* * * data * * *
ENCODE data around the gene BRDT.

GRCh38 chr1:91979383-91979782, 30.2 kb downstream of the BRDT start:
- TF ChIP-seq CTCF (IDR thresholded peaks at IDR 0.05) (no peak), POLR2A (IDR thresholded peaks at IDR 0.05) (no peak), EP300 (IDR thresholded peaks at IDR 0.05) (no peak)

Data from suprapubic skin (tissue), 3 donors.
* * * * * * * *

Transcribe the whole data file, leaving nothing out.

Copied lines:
ENCODE data around the gene BRDT.

GRCh38 chr1:91979383-91979782, 30.2 kb downstream of the BRDT start:
- TF ChIP-seq CTCF (IDR thresholded peaks at IDR 0.05) (no peak), POLR2A (IDR thresholded peaks at IDR 0.05) (no peak), EP300 (IDR thresholded peaks at IDR 0.05) (no peak)

Data from suprapubic skin (tissue), 3 donors.